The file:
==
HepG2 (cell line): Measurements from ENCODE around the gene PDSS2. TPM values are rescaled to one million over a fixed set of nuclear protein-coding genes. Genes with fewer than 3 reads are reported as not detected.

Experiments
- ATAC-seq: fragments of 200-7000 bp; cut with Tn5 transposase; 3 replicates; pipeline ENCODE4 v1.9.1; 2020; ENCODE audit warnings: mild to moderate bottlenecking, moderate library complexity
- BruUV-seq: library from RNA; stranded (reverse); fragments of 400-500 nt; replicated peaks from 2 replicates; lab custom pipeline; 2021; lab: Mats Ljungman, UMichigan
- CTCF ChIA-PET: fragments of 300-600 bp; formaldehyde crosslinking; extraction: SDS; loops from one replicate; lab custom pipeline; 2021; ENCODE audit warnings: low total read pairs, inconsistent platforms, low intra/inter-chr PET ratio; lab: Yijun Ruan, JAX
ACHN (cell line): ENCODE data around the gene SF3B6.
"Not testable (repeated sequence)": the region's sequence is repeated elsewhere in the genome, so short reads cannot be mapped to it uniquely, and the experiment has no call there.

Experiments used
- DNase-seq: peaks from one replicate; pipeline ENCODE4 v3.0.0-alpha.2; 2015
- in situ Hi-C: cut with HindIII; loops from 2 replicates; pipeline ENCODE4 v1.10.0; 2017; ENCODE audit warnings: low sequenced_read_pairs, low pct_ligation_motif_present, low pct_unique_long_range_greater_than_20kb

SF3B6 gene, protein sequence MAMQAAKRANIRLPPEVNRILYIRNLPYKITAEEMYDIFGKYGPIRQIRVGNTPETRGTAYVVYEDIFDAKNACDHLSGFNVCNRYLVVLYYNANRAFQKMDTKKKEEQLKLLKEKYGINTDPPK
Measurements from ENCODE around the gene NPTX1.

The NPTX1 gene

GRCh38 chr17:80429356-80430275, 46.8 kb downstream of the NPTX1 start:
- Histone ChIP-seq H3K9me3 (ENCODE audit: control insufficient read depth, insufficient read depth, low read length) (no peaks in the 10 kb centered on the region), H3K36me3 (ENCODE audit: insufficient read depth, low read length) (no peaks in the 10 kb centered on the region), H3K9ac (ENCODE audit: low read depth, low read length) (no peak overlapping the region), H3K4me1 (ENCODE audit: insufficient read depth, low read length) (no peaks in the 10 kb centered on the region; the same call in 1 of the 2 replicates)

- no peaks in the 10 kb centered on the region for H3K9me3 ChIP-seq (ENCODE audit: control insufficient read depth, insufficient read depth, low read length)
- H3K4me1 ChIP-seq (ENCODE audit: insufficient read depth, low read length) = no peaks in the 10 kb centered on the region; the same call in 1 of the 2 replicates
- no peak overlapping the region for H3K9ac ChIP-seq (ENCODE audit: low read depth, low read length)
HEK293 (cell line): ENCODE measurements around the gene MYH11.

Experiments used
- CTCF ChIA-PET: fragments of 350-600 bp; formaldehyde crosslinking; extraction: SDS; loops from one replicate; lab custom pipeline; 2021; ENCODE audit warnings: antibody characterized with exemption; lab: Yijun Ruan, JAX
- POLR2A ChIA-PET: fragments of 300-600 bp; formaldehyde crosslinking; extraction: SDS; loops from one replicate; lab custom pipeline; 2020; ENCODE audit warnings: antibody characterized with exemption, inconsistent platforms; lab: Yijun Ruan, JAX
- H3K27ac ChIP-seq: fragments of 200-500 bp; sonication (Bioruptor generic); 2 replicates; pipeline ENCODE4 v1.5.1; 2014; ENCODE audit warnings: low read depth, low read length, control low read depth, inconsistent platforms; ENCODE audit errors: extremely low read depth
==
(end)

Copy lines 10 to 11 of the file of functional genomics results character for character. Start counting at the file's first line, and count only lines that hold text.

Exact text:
- in situ Hi-C: cut with HindIII; loops from 2 replicates; pipeline ENCODE4 v1.10.0; 2017; ENCODE audit warnings: low sequenced_read_pairs, low pct_ligation_motif_present, low pct_unique_long_range_greater_than_20kb

SF3B6 gene, protein sequence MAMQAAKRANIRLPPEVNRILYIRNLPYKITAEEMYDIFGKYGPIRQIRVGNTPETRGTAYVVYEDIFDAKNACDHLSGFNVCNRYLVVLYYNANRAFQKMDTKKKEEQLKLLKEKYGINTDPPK